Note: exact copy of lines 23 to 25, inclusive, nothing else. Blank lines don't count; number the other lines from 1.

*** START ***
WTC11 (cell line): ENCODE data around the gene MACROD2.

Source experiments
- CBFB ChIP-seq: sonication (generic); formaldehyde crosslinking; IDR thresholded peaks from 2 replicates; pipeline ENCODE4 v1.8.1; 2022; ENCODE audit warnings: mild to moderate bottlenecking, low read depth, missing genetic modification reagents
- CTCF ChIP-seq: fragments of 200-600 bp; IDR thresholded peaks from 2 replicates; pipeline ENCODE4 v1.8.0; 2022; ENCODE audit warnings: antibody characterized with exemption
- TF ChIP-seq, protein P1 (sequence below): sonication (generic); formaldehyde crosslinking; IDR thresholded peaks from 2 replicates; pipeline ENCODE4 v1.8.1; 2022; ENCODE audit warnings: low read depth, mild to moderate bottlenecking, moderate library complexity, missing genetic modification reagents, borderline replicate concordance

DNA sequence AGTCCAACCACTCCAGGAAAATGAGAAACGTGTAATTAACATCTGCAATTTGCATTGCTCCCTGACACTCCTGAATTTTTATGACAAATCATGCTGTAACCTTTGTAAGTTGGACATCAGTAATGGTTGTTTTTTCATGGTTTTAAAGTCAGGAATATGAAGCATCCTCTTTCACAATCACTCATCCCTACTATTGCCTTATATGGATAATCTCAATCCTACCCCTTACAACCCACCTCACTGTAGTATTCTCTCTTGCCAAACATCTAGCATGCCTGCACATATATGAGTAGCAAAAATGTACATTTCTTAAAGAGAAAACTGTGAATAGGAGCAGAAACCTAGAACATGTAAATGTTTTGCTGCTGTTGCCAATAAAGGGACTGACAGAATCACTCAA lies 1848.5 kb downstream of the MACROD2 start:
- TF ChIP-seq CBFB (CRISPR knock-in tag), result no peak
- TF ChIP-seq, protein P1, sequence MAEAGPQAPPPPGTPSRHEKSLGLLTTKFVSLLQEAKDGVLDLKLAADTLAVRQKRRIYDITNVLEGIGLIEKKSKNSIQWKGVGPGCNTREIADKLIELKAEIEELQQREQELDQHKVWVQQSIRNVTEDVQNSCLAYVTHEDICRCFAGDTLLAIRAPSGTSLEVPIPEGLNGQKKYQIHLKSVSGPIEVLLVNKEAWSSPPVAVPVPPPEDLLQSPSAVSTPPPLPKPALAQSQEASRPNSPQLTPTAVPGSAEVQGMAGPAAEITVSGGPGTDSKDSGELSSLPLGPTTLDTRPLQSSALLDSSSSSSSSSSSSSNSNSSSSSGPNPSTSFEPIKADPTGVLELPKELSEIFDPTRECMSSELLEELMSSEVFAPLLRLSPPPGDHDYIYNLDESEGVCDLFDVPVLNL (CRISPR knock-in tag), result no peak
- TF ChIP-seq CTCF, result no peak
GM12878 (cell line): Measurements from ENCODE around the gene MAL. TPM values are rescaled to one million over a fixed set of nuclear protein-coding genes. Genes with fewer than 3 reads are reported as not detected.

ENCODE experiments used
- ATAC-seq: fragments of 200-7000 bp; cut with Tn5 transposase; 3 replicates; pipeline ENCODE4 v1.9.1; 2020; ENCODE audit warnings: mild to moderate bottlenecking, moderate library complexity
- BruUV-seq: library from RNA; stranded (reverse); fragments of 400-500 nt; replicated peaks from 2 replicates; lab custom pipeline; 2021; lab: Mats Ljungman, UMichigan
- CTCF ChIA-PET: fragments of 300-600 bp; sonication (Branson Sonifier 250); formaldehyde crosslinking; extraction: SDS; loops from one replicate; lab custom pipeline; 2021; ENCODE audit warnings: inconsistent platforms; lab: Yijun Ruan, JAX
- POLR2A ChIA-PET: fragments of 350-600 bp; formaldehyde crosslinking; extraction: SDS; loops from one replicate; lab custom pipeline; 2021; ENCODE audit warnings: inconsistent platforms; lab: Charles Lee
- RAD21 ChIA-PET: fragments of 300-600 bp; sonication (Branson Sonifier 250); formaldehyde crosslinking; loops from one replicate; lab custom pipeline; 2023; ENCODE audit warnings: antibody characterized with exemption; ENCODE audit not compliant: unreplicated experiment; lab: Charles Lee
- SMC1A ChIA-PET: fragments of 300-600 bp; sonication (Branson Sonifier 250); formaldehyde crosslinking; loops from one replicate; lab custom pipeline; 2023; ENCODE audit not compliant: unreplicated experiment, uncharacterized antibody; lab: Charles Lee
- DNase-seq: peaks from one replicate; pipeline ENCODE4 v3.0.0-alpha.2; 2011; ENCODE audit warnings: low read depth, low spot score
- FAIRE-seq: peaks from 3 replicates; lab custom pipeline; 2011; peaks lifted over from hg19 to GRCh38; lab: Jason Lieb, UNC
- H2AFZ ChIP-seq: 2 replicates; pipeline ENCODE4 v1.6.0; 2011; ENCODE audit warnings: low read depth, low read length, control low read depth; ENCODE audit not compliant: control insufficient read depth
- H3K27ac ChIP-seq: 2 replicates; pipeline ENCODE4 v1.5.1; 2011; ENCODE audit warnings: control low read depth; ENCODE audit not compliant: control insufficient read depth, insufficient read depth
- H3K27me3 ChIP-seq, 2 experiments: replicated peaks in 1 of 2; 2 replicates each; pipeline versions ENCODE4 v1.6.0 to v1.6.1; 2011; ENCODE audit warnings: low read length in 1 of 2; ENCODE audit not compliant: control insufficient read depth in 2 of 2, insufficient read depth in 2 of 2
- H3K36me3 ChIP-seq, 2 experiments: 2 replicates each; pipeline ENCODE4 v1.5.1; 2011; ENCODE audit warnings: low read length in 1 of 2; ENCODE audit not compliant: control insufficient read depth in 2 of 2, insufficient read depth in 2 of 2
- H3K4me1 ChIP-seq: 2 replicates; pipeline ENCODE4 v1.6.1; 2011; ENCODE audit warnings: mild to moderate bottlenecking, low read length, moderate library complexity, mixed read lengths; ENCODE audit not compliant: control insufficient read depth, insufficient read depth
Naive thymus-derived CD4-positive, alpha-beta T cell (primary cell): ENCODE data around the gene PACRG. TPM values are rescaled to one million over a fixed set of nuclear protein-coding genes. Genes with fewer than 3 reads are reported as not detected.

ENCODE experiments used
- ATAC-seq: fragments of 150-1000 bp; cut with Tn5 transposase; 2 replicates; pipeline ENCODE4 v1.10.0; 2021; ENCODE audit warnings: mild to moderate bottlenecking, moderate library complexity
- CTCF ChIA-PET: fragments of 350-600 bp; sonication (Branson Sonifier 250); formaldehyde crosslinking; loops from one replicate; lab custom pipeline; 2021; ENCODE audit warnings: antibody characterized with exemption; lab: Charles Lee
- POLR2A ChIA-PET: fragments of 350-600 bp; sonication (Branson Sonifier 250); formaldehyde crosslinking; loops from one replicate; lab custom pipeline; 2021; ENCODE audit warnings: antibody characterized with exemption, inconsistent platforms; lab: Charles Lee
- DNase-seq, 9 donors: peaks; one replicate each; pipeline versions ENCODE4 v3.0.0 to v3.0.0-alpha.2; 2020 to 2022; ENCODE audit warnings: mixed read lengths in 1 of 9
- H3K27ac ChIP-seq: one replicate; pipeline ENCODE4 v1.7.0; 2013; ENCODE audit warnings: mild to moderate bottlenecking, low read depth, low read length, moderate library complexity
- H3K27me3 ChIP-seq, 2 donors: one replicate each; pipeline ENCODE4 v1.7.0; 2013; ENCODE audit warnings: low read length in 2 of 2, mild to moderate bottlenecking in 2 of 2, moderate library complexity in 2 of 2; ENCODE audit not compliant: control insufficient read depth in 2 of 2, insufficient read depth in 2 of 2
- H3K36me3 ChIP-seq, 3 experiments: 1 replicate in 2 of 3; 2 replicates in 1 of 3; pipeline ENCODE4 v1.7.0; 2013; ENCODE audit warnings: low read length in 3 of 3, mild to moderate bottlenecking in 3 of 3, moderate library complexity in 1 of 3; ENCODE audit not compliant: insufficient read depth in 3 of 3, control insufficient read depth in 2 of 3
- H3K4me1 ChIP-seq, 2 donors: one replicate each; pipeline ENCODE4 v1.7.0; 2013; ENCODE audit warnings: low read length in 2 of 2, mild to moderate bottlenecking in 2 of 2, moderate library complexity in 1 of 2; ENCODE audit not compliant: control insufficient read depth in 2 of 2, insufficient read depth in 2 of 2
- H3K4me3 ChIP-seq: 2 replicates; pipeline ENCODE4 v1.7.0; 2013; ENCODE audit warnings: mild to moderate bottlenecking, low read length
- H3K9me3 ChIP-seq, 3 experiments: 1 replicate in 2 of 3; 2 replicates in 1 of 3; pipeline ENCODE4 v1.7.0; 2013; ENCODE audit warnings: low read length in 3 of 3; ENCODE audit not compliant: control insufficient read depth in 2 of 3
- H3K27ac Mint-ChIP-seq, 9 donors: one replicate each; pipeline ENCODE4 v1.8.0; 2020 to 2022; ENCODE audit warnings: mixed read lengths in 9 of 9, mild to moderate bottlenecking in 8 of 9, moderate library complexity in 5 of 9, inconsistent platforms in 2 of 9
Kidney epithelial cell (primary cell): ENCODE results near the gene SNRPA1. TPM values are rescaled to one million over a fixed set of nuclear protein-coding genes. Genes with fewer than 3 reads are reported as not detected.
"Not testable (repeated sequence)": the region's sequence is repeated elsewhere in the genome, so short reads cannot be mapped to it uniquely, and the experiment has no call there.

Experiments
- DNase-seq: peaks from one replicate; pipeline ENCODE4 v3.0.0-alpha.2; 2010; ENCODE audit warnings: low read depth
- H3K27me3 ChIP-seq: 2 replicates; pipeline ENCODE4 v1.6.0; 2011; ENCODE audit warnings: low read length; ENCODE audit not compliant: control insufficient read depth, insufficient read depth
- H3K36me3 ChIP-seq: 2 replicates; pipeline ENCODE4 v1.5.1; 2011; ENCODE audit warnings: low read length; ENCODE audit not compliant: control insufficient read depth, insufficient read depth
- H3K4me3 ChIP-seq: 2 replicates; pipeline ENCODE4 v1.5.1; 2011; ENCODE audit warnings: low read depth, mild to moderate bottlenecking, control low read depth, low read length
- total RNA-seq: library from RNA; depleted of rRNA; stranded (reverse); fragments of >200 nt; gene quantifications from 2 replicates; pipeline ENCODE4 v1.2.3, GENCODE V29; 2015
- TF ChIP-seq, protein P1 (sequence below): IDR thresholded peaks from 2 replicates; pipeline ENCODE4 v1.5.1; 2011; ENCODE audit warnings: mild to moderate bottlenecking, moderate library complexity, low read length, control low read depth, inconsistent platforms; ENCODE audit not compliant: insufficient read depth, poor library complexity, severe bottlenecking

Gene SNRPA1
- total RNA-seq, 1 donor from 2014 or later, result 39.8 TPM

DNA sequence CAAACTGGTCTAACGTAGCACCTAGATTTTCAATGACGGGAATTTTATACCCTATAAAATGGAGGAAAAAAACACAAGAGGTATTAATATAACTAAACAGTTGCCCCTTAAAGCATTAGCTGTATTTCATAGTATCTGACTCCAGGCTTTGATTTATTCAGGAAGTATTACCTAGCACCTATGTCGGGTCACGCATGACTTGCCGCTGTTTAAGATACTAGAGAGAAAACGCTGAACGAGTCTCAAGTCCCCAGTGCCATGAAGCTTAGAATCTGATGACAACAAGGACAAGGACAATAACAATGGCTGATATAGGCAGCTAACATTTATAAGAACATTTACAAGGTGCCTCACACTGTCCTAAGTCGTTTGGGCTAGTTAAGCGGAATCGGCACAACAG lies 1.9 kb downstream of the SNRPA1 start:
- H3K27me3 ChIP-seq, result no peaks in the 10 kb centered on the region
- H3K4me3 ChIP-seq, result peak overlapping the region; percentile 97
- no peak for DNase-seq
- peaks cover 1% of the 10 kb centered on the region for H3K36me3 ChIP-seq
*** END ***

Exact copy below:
- H3K36me3 ChIP-seq, 2 experiments: 2 replicates each; pipeline ENCODE4 v1.5.1; 2011; ENCODE audit warnings: low read length in 1 of 2; ENCODE audit not compliant: control insufficient read depth in 2 of 2, insufficient read depth in 2 of 2
- H3K4me1 ChIP-seq: 2 replicates; pipeline ENCODE4 v1.6.1; 2011; ENCODE audit warnings: mild to moderate bottlenecking, low read length, moderate library complexity, mixed read lengths; ENCODE audit not compliant: control insufficient read depth, insufficient read depth
Naive thymus-derived CD4-positive, alpha-beta T cell (primary cell): ENCODE data around the gene PACRG. TPM values are rescaled to one million over a fixed set of nuclear protein-coding genes. Genes with fewer than 3 reads are reported as not detected.